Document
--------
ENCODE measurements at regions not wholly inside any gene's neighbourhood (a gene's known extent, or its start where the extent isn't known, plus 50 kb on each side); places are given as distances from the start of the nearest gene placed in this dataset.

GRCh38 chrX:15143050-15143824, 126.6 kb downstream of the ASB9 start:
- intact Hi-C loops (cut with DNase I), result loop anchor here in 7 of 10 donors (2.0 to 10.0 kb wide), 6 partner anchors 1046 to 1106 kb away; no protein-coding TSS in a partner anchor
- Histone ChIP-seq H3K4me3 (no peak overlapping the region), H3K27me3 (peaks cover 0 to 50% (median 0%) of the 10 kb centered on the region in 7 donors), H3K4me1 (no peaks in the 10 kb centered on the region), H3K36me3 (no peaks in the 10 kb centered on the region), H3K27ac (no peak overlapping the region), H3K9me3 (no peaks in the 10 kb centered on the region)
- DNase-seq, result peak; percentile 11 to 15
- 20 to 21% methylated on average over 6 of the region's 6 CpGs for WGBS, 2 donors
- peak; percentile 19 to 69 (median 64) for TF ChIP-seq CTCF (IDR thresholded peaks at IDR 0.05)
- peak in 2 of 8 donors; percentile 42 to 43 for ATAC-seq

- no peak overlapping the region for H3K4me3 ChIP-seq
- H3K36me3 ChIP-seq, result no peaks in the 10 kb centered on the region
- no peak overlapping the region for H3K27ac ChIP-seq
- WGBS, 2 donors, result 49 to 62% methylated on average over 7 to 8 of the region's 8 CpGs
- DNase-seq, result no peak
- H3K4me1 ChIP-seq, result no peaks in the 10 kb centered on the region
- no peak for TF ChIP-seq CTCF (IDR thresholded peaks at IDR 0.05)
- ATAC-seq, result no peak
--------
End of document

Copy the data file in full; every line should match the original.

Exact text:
ENCODE measurements at regions not wholly inside any gene's neighbourhood (a gene's known extent, or its start where the extent isn't known, plus 50 kb on each side); places are given as distances from the start of the nearest gene placed in this dataset.

GRCh38 chrX:15143050-15143824, 126.6 kb downstream of the ASB9 start:
- intact Hi-C loops (cut with DNase I), result loop anchor here in 7 of 10 donors (2.0 to 10.0 kb wide), 6 partner anchors 1046 to 1106 kb away; no protein-coding TSS in a partner anchor
- Histone ChIP-seq H3K4me3 (no peak overlapping the region), H3K27me3 (peaks cover 0 to 50% (median 0%) of the 10 kb centered on the region in 7 donors), H3K4me1 (no peaks in the 10 kb centered on the region), H3K36me3 (no peaks in the 10 kb centered on the region), H3K27ac (no peak overlapping the region), H3K9me3 (no peaks in the 10 kb centered on the region)
- DNase-seq, result peak; percentile 11 to 15
- 20 to 21% methylated on average over 6 of the region's 6 CpGs for WGBS, 2 donors
- peak; percentile 19 to 69 (median 64) for TF ChIP-seq CTCF (IDR thresholded peaks at IDR 0.05)
- peak in 2 of 8 donors; percentile 42 to 43 for ATAC-seq

- no peak overlapping the region for H3K4me3 ChIP-seq
- H3K36me3 ChIP-seq, result no peaks in the 10 kb centered on the region
- no peak overlapping the region for H3K27ac ChIP-seq
- WGBS, 2 donors, result 49 to 62% methylated on average over 7 to 8 of the region's 8 CpGs
- DNase-seq, result no peak
- H3K4me1 ChIP-seq, result no peaks in the 10 kb centered on the region
- no peak for TF ChIP-seq CTCF (IDR thresholded peaks at IDR 0.05)
- ATAC-seq, result no peak